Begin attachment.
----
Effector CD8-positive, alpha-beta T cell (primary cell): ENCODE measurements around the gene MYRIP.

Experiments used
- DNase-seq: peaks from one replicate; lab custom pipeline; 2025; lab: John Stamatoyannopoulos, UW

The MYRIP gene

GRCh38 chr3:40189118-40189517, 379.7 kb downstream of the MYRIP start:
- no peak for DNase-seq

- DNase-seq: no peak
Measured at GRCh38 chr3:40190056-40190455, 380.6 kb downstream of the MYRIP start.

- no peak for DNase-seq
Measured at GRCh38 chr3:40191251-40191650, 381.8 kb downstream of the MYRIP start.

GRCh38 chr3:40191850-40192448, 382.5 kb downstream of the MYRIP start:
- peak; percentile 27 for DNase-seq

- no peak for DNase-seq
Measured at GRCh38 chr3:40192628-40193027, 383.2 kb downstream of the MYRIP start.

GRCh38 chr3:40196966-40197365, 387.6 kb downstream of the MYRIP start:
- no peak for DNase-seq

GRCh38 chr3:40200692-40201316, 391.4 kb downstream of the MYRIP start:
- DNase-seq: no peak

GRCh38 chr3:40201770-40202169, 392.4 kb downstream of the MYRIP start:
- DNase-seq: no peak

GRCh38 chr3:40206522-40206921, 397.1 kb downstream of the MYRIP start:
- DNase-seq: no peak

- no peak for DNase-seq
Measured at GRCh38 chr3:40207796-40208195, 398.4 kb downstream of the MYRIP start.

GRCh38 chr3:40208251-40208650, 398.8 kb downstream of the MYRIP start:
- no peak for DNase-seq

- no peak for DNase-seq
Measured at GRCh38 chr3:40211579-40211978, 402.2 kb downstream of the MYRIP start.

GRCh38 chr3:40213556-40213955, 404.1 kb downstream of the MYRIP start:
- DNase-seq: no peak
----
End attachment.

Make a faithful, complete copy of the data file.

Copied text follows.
Effector CD8-positive, alpha-beta T cell (primary cell): ENCODE measurements around the gene MYRIP.

Experiments used
- DNase-seq: peaks from one replicate; lab custom pipeline; 2025; lab: John Stamatoyannopoulos, UW

The MYRIP gene

GRCh38 chr3:40189118-40189517, 379.7 kb downstream of the MYRIP start:
- no peak for DNase-seq

- DNase-seq: no peak
Measured at GRCh38 chr3:40190056-40190455, 380.6 kb downstream of the MYRIP start.

- no peak for DNase-seq
Measured at GRCh38 chr3:40191251-40191650, 381.8 kb downstream of the MYRIP start.

GRCh38 chr3:40191850-40192448, 382.5 kb downstream of the MYRIP start:
- peak; percentile 27 for DNase-seq

- no peak for DNase-seq
Measured at GRCh38 chr3:40192628-40193027, 383.2 kb downstream of the MYRIP start.

GRCh38 chr3:40196966-40197365, 387.6 kb downstream of the MYRIP start:
- no peak for DNase-seq

GRCh38 chr3:40200692-40201316, 391.4 kb downstream of the MYRIP start:
- DNase-seq: no peak

GRCh38 chr3:40201770-40202169, 392.4 kb downstream of the MYRIP start:
- DNase-seq: no peak

GRCh38 chr3:40206522-40206921, 397.1 kb downstream of the MYRIP start:
- DNase-seq: no peak

- no peak for DNase-seq
Measured at GRCh38 chr3:40207796-40208195, 398.4 kb downstream of the MYRIP start.

GRCh38 chr3:40208251-40208650, 398.8 kb downstream of the MYRIP start:
- no peak for DNase-seq

- no peak for DNase-seq
Measured at GRCh38 chr3:40211579-40211978, 402.2 kb downstream of the MYRIP start.

GRCh38 chr3:40213556-40213955, 404.1 kb downstream of the MYRIP start:
- DNase-seq: no peak